The Other McCain

"One should either write ruthlessly what one believes to be the truth, or else shut up." — Arthur Koestler

A Hideously Overdue Collection Of Book Reviews

Posted on | January 22, 2016 | 6 Comments

— compiled by Wombat-socho

I had originally intended to do these right after Christmas, since I’d been sent a few books to review and picked up some as well, but I came down with a bad case of what fellow conservative geek blogger Moe Lane refers to as “Fallout Flu”, which lasted well into the new year. And it wasn’t even the shiny new Fallout 4! No, I picked up Fallout 3: Game of The Year Edition and Fallout: New Vegas Ultimate Edition for cheap as part of Steam’s Christmas sale and have been playing the latter with great fervor, since it’s a wonderful game with all kinds of stuff to do besides the usual killing, pillage and burning, though there’s plenty of that as well. I am looking forward with great anticipation to finishing Fallout: New Vegas – but not just yet. 🙂

So. First out of the box, we have Karl Gallagher’s Torchship, a fun little book about the adventures of a merchant ship after the Singularity, when humanity has been split into three parts: people who have been absorbed by the AIs, people who are dead set against being absorbed by AI and have tight controls on IT, and people on the edge of human civilization who’d like to have something smarter than a pocket calculator so as to make their tough lives less so. There’s adventure, skulduggery, space war, and some discreet, non-explicit sex. This isn’t expressly a young adult novel, but you wouldn’t go wrong giving it to a pre-teenager. Recommended.

I am continuing to enjoy Vaughn Heppner’s Lost Starship series, though the third book, The Lost Destroyer, doesn’t have nearly as much space opera in it as its predecessors. Instead, the first part of the book is mainly a battle of wits between young Captain Maddox and mad scientist Professor Ludendorff, while the second is a desperate scramble to stop a planet-busting weapon that the New Men have somehow acquired, one that makes their space cruisers look like childrens’ toys by comparison.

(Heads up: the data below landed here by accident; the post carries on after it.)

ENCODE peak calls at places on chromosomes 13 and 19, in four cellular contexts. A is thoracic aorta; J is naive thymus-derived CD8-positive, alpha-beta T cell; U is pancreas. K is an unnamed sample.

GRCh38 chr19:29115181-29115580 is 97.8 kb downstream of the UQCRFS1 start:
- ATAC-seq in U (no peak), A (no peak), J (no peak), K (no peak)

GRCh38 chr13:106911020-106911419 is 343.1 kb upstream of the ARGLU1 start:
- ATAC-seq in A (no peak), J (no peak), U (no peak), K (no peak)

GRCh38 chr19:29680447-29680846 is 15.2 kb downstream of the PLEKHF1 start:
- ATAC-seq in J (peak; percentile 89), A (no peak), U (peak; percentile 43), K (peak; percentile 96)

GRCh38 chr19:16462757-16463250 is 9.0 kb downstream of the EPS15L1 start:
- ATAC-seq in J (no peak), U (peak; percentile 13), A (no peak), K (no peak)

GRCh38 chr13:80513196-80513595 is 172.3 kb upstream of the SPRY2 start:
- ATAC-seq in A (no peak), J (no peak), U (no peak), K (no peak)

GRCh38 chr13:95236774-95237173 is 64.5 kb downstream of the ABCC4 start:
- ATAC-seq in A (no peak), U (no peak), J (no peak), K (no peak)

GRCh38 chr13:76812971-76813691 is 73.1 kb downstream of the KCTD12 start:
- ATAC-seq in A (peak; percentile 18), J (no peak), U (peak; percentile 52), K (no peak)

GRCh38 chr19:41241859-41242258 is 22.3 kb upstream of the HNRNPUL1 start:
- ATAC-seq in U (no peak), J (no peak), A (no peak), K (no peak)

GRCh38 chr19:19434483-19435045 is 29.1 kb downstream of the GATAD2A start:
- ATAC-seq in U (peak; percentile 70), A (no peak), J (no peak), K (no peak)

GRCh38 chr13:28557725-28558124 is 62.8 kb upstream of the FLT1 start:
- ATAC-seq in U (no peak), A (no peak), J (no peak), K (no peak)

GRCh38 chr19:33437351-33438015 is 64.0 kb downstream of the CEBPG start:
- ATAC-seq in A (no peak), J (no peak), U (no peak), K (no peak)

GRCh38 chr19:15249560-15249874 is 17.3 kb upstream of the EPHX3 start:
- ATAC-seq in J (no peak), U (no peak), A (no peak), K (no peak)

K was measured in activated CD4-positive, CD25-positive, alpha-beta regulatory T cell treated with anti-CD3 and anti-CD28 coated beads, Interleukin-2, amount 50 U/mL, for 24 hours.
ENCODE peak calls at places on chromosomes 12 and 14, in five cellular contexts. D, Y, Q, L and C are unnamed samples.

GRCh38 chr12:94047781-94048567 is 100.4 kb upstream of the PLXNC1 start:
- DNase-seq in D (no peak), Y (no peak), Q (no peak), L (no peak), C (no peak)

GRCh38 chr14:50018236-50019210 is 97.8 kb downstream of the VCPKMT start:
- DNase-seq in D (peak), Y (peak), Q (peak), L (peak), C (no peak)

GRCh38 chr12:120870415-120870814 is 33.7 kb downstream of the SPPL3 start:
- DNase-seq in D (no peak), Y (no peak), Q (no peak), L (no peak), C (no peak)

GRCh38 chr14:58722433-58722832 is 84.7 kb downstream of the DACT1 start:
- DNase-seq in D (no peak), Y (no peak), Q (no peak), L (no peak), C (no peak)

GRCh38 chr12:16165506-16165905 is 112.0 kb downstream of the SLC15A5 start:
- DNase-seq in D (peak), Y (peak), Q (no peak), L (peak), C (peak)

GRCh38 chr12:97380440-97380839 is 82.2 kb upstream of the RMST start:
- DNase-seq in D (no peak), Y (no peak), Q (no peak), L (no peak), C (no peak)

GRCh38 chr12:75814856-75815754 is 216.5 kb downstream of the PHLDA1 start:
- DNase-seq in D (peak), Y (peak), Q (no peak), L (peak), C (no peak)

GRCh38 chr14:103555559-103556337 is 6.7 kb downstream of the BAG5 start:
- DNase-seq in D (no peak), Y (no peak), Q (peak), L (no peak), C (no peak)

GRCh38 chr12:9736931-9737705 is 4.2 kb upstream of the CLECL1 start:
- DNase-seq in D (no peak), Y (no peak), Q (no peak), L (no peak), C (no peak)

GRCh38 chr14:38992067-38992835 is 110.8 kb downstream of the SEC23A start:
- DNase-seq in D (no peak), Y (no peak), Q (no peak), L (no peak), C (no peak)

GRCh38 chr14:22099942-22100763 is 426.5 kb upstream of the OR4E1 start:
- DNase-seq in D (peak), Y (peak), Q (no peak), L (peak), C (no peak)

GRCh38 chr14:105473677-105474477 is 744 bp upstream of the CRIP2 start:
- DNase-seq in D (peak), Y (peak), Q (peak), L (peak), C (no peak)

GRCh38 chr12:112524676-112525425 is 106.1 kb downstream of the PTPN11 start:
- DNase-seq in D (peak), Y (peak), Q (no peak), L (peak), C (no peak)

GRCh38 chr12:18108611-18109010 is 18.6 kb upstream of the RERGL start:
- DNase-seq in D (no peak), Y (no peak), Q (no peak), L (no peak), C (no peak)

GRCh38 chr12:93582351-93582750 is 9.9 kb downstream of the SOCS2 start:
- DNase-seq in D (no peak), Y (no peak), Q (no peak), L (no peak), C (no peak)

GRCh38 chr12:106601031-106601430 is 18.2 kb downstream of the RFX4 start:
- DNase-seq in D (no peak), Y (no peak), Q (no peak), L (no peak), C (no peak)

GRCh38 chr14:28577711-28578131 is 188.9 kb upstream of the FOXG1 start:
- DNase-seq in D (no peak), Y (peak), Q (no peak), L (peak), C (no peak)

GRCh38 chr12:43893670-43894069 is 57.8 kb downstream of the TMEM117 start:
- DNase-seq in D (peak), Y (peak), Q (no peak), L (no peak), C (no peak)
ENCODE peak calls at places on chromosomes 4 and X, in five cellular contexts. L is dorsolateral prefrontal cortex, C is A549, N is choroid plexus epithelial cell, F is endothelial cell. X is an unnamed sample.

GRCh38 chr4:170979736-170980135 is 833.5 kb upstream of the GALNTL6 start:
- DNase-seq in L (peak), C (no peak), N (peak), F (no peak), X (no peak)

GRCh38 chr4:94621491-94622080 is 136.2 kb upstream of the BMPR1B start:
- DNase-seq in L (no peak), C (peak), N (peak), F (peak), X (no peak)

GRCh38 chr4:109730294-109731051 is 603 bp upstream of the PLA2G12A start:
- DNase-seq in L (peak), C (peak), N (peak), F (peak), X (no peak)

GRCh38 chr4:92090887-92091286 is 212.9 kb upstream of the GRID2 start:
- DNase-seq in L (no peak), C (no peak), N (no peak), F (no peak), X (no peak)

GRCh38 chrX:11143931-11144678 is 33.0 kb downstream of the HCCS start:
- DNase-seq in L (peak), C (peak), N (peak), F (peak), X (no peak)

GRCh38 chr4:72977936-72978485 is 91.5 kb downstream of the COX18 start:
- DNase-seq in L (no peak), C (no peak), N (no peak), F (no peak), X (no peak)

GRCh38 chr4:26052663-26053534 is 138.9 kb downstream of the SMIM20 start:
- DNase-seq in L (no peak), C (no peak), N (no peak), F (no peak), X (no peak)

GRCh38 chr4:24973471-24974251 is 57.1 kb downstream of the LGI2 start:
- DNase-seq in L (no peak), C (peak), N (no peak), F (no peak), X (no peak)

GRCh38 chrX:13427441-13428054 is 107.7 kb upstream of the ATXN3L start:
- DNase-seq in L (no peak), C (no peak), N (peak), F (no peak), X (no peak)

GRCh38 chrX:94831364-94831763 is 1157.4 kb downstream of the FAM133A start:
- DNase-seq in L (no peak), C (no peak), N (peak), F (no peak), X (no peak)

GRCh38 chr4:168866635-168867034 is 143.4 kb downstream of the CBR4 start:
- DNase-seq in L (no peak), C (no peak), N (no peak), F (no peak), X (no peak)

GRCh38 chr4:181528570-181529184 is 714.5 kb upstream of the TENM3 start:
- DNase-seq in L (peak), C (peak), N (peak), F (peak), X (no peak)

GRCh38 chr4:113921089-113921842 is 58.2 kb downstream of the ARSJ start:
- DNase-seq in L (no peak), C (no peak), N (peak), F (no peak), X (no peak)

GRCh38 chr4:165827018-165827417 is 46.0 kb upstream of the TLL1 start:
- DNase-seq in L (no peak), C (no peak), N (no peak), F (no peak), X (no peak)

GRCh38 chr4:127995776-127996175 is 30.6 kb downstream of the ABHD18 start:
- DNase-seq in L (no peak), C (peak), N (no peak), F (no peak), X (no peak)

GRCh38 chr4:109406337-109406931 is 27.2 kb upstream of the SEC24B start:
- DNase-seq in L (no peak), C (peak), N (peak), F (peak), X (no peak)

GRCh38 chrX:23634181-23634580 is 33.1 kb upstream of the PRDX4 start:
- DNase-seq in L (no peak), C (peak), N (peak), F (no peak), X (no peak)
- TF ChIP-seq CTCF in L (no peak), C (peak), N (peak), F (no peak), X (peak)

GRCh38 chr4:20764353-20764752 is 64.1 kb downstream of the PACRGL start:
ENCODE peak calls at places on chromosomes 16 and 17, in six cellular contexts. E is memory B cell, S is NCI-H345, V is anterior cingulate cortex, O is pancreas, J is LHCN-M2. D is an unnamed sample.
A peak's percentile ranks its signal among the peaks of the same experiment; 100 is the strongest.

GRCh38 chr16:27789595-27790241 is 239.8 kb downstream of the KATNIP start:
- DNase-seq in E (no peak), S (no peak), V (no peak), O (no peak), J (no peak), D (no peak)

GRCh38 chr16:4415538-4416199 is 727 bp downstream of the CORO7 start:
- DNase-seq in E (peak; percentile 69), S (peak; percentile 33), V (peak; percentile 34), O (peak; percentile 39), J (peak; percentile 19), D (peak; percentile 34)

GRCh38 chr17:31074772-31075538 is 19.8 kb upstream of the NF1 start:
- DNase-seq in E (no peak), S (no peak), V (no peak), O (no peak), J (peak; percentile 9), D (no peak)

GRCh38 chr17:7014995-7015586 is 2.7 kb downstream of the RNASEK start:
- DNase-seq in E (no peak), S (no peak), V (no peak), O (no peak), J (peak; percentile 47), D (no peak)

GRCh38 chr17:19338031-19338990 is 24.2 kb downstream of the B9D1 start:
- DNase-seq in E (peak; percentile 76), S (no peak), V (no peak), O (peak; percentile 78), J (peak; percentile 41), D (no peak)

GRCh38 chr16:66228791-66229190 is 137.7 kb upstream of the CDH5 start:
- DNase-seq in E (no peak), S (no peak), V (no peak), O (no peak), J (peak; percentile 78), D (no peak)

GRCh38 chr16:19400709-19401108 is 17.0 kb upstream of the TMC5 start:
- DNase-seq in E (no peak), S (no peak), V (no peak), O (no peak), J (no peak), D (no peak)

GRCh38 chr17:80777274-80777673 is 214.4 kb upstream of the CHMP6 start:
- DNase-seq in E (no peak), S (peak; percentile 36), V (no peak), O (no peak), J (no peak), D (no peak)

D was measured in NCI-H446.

If you haven’t read Don Surber’s Exceptional Americans: 50 People You Need To Know, either on his blog or as a book, you really owe it to yourself to do so – better yet, give it to a kid you know as a counter to the drivel being ladled out in public schools these days. The sequel, Exceptional Americans 2: The Capitalists, is also good and well worth picking up and/or gifting. They’re both on sale, so act quickly before Don comes to his senses and marks them back up to their original price!

Unfortunately, not all the reading experiences have been good. I was sent a copy of Z-Minus after warning the sender that I didn’t like zombie books in general. The exceptions to this rule being John Ringo’s Under a Graveyard Sky and its sequels; unfortunately, Perrin Briar is no John Ringo. The main thing that ruined the book for me and made me put it down after a couple of chapters was the protagonist, who was just downright unlikable. What kind of asshole tries to abandon his eight-year-old daughter in the middle of a zombie apocalypse? This one. No thanks. Maybe he got better, but after two chapters of putting up with this schmuck, I’d had enough. Not recommended.


  • DeadMessenger

    When you’re done with the Fallout games, there’s also Fallout Shelter for iOS. So you’ll be busy for awhile, Wombat.

  • Steve Skubinna

    As for zombie novels, World War Z is very good. It’s presented as an oral history of the Zombie War, so even though you already know that humanity is going to survive the individual stories are gripping. And given the global scope it covers some interesting ground, as different cultures respond in their own ways. Two of my favorites are the Japanese geek with a WWII sword and the PRC submarine officer.

    One glaring omission, probably because they all would be dead, is there are no accounts from Berkeley type accomodationists who insist on understanding the zombies’ legitimate grievances.

  • Wombat_socho

    It’s also on Android, so I actually started playing it on my phone before I got the games. Nothing on my phone so far has been as creepy as the vaults in the actual game, though.

  • Wombat_socho

    I’ve had World War Z recommended to me, as well as Pride and Prejudice and Zombies, but I think I’ll pass. I have a couple of Fallout games to work on, and baseball season is coming at the end of tax season, so I want to save my book-reading time for stuff I’ll have a reasonable chance of enjoying.

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    I can see that your income doesn’t depend upon literacy.